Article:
I've always gone with namespace std, because that's basically what my lecturers and technicians told me to use; hence why I follow it that way. However, I can recognise some of the commands in yours, so I'll have a go again at it. Many thanks for all the help :)
 

j79zlr

Glaanies script monkey
Political User
#6
I don't see the point of this, and besides it is kind of confusing since A = pi*r*r

radius = radius * radius; // Get radius and multiply by itself (squared)
std::cout << "Area of circle: " << PI * radius << std::endl;

Why not just:

std::cout << "Area of circle: " << PI * radius * radius << std::endl;

That would seem logically to make more sense.
 

onimkron

OSNN Senior Addict
#7
That's just me messing around with some parameters, i'm new to this, so i'm trying to make the code as clean as possible, so I can actually understand it when I look back on it. I know it looks/sounds longhanded, but for now that's what i'm intending to do :)
 

Reg

eXperienced!
#8
As for returning 0 or a non-zero, the reason I didn't return a non-zero because there was no error, at least that he described. He just wanted to exit out after 10 tries. But, yes, that is correct practice.
 

onimkron

OSNN Senior Addict
#9
I really appreciate all the help; I didn't expect it to be this complicated, but i'll take everything into account for future references. I also didn't know that my coding was this 'fragmented', but i'll just have to work on that.
 

X-Istence

*
Political User
#10
j79zlr said:
I don't see the point of this, and besides it is kind of confusing since A = pi*r*r

radius = radius * radius; // Get radius and multiply by itself (squared)
std::cout << "Area of circle: " << PI * radius << std::endl;

Why not just:

std::cout << "Area of circle: " << PI * radius * radius << std::endl;

That would seem logically to make more sense.
well, how about

radius *= radius; :p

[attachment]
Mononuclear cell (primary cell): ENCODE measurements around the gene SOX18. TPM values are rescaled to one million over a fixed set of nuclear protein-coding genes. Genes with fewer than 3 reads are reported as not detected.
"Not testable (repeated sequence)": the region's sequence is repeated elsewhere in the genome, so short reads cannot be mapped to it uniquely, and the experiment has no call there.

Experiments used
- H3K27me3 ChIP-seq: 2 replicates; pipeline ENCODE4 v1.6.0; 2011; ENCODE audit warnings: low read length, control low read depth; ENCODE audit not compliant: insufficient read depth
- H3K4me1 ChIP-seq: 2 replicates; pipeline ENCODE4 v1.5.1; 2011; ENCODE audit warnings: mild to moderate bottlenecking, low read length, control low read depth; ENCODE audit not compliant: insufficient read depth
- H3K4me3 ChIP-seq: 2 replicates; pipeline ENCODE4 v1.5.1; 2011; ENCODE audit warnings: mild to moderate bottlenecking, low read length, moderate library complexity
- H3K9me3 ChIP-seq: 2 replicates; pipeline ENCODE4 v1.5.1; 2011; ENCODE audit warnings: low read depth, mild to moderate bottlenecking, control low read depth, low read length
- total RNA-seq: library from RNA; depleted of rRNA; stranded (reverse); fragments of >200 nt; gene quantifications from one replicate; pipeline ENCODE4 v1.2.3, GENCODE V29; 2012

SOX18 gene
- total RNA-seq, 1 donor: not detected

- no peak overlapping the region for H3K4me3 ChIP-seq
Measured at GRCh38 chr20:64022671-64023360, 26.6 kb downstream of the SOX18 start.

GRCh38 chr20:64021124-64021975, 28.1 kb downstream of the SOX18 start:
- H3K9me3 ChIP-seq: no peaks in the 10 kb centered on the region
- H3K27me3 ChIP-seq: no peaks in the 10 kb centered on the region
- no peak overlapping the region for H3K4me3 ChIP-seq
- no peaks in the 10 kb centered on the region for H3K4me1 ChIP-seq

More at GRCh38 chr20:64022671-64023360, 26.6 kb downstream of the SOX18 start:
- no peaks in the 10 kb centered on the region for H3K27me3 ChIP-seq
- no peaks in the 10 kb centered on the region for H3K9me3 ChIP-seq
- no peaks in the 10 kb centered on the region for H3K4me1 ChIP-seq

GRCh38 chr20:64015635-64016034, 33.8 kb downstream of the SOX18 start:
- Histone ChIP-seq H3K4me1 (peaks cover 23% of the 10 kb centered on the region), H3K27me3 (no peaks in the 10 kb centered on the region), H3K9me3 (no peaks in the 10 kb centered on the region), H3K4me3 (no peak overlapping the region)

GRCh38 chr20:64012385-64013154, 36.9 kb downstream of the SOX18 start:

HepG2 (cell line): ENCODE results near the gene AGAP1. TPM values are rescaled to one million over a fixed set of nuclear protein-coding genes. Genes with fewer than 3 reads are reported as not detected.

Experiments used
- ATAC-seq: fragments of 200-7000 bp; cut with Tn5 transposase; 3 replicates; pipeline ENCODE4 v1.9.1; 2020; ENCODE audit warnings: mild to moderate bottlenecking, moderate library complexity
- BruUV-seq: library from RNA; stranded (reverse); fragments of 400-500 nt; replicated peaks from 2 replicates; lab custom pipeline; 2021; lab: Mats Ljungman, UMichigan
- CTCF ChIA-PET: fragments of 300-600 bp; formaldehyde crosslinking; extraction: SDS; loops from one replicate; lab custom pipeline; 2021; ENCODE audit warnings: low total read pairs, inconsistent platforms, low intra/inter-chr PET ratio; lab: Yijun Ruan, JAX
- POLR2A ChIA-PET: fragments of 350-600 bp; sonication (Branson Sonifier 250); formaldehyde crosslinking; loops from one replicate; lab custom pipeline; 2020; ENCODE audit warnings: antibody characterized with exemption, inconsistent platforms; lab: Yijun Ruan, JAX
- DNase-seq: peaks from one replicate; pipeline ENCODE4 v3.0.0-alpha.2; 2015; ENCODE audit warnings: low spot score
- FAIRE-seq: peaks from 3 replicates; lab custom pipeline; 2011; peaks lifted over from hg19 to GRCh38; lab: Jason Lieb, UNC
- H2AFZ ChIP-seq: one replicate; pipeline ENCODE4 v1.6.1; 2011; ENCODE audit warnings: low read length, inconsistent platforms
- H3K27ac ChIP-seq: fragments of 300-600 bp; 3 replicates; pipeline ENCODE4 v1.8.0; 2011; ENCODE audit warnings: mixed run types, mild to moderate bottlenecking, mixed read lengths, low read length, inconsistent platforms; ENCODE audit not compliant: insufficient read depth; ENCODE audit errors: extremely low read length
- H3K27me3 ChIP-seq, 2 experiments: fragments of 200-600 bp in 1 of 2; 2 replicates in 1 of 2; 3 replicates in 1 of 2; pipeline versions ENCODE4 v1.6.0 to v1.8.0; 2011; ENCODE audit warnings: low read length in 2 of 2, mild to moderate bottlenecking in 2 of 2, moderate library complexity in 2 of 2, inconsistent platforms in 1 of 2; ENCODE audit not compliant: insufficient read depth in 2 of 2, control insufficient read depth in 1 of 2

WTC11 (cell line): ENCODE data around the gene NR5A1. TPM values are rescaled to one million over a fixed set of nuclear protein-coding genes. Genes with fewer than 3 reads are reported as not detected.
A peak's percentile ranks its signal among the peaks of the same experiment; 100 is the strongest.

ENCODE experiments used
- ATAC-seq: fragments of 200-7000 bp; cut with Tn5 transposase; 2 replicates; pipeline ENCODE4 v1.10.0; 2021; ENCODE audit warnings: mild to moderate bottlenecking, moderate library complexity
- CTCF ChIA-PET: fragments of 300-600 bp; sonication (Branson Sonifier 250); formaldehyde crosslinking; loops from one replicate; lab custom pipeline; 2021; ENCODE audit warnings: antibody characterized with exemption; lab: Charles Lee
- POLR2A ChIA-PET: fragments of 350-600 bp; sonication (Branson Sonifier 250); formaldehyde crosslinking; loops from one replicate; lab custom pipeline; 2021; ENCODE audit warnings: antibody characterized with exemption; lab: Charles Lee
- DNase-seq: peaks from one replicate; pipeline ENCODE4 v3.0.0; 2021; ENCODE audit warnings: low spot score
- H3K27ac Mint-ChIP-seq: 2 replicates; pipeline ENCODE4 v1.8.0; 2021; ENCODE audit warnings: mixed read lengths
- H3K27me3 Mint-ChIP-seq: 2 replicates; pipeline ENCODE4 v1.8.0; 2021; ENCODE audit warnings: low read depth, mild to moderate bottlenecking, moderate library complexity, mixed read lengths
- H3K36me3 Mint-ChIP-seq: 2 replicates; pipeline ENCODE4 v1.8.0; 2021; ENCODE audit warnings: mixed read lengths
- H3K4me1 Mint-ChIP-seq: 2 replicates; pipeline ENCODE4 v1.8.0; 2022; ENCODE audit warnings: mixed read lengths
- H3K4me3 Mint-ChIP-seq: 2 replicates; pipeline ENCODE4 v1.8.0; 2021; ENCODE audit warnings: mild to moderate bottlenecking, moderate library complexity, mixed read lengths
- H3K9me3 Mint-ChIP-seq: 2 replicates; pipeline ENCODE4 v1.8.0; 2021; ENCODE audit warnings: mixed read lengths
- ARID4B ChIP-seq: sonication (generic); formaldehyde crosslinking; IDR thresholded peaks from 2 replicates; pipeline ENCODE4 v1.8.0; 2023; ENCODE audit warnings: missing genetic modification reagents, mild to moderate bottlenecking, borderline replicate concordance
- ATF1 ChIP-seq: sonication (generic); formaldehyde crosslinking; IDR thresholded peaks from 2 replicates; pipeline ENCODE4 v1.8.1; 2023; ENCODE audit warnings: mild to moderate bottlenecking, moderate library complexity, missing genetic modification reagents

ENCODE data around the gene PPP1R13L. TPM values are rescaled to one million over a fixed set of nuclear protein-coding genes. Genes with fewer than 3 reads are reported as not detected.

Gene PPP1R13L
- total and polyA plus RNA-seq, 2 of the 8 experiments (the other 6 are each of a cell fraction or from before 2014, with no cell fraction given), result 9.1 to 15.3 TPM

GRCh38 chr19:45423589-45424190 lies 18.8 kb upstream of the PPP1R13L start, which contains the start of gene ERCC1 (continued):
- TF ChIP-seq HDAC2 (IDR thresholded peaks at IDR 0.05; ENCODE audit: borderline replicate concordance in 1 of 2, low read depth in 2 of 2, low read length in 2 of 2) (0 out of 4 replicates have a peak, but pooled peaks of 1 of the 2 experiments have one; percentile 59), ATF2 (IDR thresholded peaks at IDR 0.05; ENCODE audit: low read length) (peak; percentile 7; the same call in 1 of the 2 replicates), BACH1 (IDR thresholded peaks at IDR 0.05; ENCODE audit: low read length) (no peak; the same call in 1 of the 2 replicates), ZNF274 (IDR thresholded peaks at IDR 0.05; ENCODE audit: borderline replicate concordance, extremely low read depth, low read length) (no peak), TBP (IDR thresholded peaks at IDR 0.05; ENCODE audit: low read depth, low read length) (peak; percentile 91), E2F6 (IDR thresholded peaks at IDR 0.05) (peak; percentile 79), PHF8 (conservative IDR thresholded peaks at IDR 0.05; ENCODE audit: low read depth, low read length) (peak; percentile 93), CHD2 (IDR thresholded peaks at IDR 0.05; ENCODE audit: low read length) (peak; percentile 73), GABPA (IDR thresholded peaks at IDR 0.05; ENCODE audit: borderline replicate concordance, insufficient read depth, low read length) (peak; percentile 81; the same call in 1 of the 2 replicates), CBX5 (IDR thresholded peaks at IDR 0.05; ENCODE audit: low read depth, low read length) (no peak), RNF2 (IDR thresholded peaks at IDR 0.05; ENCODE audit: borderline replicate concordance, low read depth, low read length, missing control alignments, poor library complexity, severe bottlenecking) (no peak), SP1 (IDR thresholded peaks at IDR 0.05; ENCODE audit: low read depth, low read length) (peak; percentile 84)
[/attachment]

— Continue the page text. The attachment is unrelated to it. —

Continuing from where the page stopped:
I really just used it as it was there, and at the time i did not see the problem with it.

But it really does not matter, i do however suggest adding () around mathematical expressions just to clarify that fact. But that is code astethics.
 

X-Istence

*
Political User
#11
Code:
#include <iostream>
#include <cmath>

int main ()
{
        float radius;
        const double PI = M_PI;
        int count = 0;
        
        do
        {
                if ( !std::cin.good() )
                {
                        count++;
                        if (count == 10)
                        {
                                std::cerr << "To many tries. Exiting Program" << std::endl;
                                return EXIT_FAILURE;
                        }
                        std::cerr << "Error. Please enter a number" << std::endl;
                        std::cin.clear();
                        std::cin.ignore(128, '\n');
                }
        
                std::cout << "Enter radius:";
                std::cin >> radius;
                
                if ( std::cin.good() )
                        break;
        
        } while ( true );
        
        std::cout << "Area of circle: " << (PI * radius * radius) << std::endl;
        return EXIT_SUCCESS;
}
Just about not using namespace std, there is a reason for it:

Lets say we have namespace std, and another namespace in this case named math. Now lets say we use:

using namespace std;
using namespace math;

yet both those namespaces use the same function name sqrt to get the square root of a number, both take the same paramaters, but yet they both do it slightly different, and the one in the math class is faster by a few seconds, so you obviously want to use that one (Which is why you included it in the first place)

now, in your code you put:

sqrt(#);

Now, which one do you mean? math::sqrt(); or std::sqrt();? Also, what if you have just namespace std, and you add your own function in some header file, and you want to use that, then the compiler has to start guessing at which one you want. Using std::function() stops that from hapening, as then then you have to specify the namespace it is.

so then if you have std::somefunc(); and somefunc(), you can call somefunc() in your code, and know which function it will execute.
 

X-Istence

*
Political User
#12
onimkron said:
I've always gone with namespace std, because that's basically what my lecturers and technicians told me to use; hence why I follow it that way. However, I can recognise some of the commands in yours, so I'll have a go again at it. Many thanks for all the help :)
I just added std:: to the front of the standard functions. Read my last post for an explenation.

Personally i think that any teacher that does not know not to use "using namespace std" is not worth listening to, as mostly they will blab on about random crap which makes no sense in the first place./
 

onimkron

OSNN Senior Addict
#13
I'm guessing they'll move on to not using namespace std in next semester, but it would be right to start learning alternatives now :)